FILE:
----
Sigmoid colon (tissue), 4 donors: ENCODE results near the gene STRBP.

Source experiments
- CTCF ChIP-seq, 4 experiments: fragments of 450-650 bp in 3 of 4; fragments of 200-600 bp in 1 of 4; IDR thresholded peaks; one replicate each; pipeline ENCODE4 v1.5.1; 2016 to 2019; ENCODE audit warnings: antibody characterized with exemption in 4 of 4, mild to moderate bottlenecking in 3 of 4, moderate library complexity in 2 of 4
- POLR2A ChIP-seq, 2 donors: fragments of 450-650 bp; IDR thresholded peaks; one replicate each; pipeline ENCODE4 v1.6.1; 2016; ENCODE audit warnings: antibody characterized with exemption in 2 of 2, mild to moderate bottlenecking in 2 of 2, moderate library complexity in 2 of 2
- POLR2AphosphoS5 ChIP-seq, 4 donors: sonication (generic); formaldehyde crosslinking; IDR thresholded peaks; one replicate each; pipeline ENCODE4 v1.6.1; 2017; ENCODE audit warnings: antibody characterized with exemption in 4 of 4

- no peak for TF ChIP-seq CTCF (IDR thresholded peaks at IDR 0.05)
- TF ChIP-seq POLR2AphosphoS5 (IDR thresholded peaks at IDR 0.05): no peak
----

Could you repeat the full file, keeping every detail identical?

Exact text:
Sigmoid colon (tissue), 4 donors: ENCODE results near the gene STRBP.

Source experiments
- CTCF ChIP-seq, 4 experiments: fragments of 450-650 bp in 3 of 4; fragments of 200-600 bp in 1 of 4; IDR thresholded peaks; one replicate each; pipeline ENCODE4 v1.5.1; 2016 to 2019; ENCODE audit warnings: antibody characterized with exemption in 4 of 4, mild to moderate bottlenecking in 3 of 4, moderate library complexity in 2 of 4
- POLR2A ChIP-seq, 2 donors: fragments of 450-650 bp; IDR thresholded peaks; one replicate each; pipeline ENCODE4 v1.6.1; 2016; ENCODE audit warnings: antibody characterized with exemption in 2 of 2, mild to moderate bottlenecking in 2 of 2, moderate library complexity in 2 of 2
- POLR2AphosphoS5 ChIP-seq, 4 donors: sonication (generic); formaldehyde crosslinking; IDR thresholded peaks; one replicate each; pipeline ENCODE4 v1.6.1; 2017; ENCODE audit warnings: antibody characterized with exemption in 4 of 4

- no peak for TF ChIP-seq CTCF (IDR thresholded peaks at IDR 0.05)
- TF ChIP-seq POLR2AphosphoS5 (IDR thresholded peaks at IDR 0.05): no peak